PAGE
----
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Breaking down Biden’s plan to curb ‘blemish’ of gun violence in America

President Joe Biden on Thursday unveiled executive actions to curb gun violence, which he described as an "epidemic" and an "international embarrassment." Nearly 20,000 people died of gun violence last year, and another 24,000 died by suicide. Adam Winkler of the UCLA School of Law is an expert on gun policy and joins Judy Woodruff to discuss Biden's measures.

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  • Judy Woodruff:

    Recent mass shootings in Georgia and Colorado have once again put gun reform in the national spotlight.

    Nearly 20,000 people died of gun violence last year, and another 24,000 from suicide.

    Today, President Biden unveiled steps he is taking to curb what he calls an epidemic and an international embarrassment.

  • Pres. Joe Biden:

    The idea that we have so many people dying every single day from gun violence in America is a blemish on our character as nation.

    Whether Congress acts or not, I'm going to use all the resources at my disposal as president to keep the American people safe from gun violence. But there's much more that Congress can do to help that effort.

  • Judy Woodruff:

    Some of the actions the president announced today include curbing so-called ghost guns, which are home-assembled firearms that often lack serial numbers and don't require background checks, tightening regulations on stabilizing braces, which can turn an AR-style semi automatic pistol into a rifle.

    The Justice Department will create a model for states to enact what are called red flag laws, which allows judges to seize firearms from people deemed dangerous. And the department will also release a report on firearms trafficking.

    In addition, President Biden nominated David Chipman, an adviser at the gun control group Giffords, to head the Bureau of Alcohol, Tobacco, Firearms and Explosives.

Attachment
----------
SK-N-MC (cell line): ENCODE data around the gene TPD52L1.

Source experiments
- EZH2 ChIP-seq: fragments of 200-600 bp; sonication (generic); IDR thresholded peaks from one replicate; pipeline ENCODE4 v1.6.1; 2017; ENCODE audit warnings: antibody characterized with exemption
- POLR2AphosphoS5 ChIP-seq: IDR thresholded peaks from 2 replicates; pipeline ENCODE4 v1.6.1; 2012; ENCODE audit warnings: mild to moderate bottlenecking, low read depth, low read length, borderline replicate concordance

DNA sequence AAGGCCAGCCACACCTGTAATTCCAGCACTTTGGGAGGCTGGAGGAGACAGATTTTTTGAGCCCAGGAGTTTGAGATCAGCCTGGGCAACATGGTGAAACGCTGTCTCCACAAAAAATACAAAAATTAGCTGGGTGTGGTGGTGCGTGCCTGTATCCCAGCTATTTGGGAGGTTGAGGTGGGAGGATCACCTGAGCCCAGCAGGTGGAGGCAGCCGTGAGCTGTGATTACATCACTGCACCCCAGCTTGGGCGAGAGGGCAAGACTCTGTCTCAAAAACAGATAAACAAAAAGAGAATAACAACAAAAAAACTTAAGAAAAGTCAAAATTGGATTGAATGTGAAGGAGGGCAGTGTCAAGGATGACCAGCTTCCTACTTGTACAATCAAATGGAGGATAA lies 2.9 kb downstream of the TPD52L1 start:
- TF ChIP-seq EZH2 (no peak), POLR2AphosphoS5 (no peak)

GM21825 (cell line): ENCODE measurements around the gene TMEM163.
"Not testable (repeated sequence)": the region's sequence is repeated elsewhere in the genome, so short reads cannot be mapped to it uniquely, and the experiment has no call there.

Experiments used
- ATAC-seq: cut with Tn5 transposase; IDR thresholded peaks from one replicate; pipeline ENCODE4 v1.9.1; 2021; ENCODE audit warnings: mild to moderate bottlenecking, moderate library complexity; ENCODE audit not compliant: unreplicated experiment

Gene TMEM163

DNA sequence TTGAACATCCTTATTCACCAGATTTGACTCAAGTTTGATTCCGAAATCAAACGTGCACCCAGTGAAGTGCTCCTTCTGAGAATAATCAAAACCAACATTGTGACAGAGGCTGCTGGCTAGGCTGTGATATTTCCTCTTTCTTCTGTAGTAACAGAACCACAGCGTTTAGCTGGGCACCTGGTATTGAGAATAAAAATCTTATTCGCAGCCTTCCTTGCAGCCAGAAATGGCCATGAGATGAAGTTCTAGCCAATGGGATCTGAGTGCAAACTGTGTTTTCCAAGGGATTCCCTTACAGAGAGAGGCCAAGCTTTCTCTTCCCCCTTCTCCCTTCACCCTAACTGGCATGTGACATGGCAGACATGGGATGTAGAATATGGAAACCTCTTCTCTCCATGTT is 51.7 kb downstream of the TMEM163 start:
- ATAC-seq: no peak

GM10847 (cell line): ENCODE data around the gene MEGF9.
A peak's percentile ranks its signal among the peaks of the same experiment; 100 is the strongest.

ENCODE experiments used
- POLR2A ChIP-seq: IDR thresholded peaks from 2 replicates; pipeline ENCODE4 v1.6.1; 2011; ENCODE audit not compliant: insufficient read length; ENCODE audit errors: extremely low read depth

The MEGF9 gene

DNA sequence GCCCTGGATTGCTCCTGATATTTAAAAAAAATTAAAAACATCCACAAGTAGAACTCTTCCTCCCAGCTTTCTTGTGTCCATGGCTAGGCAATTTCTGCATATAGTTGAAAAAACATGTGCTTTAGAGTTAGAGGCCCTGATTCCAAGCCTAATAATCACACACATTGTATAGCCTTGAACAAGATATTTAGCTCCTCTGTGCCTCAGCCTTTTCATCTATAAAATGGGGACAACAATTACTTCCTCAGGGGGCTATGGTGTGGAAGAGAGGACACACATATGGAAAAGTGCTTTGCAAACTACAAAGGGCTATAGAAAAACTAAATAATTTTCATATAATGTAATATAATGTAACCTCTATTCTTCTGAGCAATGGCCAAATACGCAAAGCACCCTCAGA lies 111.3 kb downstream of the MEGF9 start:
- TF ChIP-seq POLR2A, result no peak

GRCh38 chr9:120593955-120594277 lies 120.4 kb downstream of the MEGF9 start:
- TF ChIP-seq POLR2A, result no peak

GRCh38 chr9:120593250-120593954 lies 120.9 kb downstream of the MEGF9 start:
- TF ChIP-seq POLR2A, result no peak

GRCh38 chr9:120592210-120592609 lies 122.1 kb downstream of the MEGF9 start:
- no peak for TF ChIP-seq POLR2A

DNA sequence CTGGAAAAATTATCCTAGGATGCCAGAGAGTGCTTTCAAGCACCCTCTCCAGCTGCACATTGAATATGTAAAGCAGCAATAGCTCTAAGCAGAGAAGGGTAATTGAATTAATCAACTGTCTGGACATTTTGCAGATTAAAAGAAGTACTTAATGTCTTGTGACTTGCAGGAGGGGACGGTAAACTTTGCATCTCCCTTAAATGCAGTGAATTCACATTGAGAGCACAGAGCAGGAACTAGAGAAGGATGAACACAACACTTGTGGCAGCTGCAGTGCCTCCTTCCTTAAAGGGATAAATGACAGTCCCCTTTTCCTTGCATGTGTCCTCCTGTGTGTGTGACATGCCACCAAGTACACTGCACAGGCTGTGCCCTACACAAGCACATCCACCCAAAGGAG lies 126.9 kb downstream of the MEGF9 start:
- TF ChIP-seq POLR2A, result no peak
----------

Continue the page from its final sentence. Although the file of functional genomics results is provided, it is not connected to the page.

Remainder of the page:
We turn to Adam Winkler of the UCLA School of Law, an expert on gun policy.

    Adam Winkler, thank you so much for being here.

    As we were saying, gun deaths off the charts, mass shootings happening every day. There was one in South Carolina yesterday, another one today in the state of Texas. How much difference can these steps President Biden is announcing make?

  • Adam Winkler:

    Well, these steps are modest steps. They certainly don't tackle all of the major issues in America's gun violence problem.

    However, they're not insignificant steps. Take, for instance, the rule regulating ghost guns. These are do-it-yourself, homemade gun kit that have become increasingly popular and, with the advance of technology, increasingly easy to use. Anyone can buy one of these kits, even if they are prohibited from buying a firearm, and make their own gun.

    And we know that these guns are being used more frequently in crime. In California, for instance, one in three guns recovered from crime scenes are do-it-yourself guns without serial numbers.

  • Judy Woodruff:

    And we also mentioned making it easier for states to enact these so-called red flag laws.

    And you were telling us investing in communities, trying to discourage gun violence can make a difference, too.

  • Adam Winkler:

    Well, that's right. These red flag laws have become popular. And there's even some bipartisan support for red flag laws.

    They enable family members or law enforcement to temporarily take away someone's firearms when they're going through some kind of crisis that poses a threat to themselves or to others.